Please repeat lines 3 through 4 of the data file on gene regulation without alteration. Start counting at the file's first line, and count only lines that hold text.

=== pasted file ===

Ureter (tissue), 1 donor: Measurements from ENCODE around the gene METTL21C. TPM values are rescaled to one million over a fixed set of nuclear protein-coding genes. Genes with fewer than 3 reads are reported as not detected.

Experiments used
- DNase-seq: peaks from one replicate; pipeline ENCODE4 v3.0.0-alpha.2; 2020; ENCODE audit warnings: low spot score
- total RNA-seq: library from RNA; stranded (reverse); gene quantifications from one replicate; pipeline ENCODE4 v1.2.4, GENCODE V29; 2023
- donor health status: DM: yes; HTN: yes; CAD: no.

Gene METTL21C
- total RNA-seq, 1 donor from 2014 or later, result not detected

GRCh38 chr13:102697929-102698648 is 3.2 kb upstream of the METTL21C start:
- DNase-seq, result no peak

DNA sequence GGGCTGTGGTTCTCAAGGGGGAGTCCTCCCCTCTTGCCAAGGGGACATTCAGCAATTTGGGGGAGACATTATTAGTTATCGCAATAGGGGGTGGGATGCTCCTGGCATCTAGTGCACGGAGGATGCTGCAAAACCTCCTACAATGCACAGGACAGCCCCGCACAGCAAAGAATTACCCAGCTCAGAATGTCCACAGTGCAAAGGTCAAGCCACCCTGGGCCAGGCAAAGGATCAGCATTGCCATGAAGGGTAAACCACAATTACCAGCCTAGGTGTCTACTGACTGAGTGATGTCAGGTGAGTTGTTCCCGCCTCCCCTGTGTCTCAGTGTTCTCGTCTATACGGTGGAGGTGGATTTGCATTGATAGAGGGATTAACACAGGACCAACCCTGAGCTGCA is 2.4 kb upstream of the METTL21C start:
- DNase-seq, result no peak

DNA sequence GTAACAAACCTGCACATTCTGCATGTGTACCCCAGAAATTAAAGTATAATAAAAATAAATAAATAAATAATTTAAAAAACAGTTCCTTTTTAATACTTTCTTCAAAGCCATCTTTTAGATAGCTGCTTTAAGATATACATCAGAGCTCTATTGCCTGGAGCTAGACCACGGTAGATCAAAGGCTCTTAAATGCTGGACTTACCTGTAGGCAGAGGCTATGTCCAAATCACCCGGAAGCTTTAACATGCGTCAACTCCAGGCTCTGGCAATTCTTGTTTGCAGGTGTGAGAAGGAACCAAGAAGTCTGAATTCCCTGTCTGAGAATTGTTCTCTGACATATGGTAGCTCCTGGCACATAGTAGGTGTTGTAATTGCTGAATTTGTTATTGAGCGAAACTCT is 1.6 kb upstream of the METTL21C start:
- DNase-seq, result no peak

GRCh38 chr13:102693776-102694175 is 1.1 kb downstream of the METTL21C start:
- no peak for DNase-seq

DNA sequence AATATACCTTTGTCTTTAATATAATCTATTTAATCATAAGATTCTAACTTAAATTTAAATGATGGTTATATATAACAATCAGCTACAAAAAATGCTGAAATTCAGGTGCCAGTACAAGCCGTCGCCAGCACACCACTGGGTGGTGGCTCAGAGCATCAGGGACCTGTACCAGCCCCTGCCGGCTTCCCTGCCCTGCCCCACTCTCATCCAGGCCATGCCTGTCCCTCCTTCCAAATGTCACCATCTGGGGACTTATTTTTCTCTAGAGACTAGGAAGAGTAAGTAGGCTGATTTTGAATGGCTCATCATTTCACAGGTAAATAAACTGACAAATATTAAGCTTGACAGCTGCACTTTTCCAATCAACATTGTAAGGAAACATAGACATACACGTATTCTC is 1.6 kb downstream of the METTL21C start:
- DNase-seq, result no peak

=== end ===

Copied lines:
- DNase-seq: peaks from one replicate; pipeline ENCODE4 v3.0.0-alpha.2; 2020; ENCODE audit warnings: low spot score
- total RNA-seq: library from RNA; stranded (reverse); gene quantifications from one replicate; pipeline ENCODE4 v1.2.4, GENCODE V29; 2023